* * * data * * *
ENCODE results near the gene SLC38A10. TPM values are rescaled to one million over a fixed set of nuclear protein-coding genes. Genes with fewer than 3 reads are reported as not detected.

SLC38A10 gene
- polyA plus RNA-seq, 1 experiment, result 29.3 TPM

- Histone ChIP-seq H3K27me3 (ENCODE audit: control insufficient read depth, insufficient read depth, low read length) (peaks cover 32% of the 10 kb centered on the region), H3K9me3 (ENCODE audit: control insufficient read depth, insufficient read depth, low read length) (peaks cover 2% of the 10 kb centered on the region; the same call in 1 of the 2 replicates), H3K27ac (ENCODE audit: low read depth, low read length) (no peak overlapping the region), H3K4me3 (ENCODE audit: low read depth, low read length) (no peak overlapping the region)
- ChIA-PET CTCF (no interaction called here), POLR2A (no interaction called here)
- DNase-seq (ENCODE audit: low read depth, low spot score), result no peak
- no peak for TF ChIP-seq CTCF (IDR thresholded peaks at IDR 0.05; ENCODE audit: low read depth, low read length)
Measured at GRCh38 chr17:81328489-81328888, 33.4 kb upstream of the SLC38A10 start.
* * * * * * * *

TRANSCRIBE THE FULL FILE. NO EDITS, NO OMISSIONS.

ENCODE results near the gene SLC38A10. TPM values are rescaled to one million over a fixed set of nuclear protein-coding genes. Genes with fewer than 3 reads are reported as not detected.

SLC38A10 gene
- polyA plus RNA-seq, 1 experiment, result 29.3 TPM

- Histone ChIP-seq H3K27me3 (ENCODE audit: control insufficient read depth, insufficient read depth, low read length) (peaks cover 32% of the 10 kb centered on the region), H3K9me3 (ENCODE audit: control insufficient read depth, insufficient read depth, low read length) (peaks cover 2% of the 10 kb centered on the region; the same call in 1 of the 2 replicates), H3K27ac (ENCODE audit: low read depth, low read length) (no peak overlapping the region), H3K4me3 (ENCODE audit: low read depth, low read length) (no peak overlapping the region)
- ChIA-PET CTCF (no interaction called here), POLR2A (no interaction called here)
- DNase-seq (ENCODE audit: low read depth, low spot score), result no peak
- no peak for TF ChIP-seq CTCF (IDR thresholded peaks at IDR 0.05; ENCODE audit: low read depth, low read length)
Measured at GRCh38 chr17:81328489-81328888, 33.4 kb upstream of the SLC38A10 start.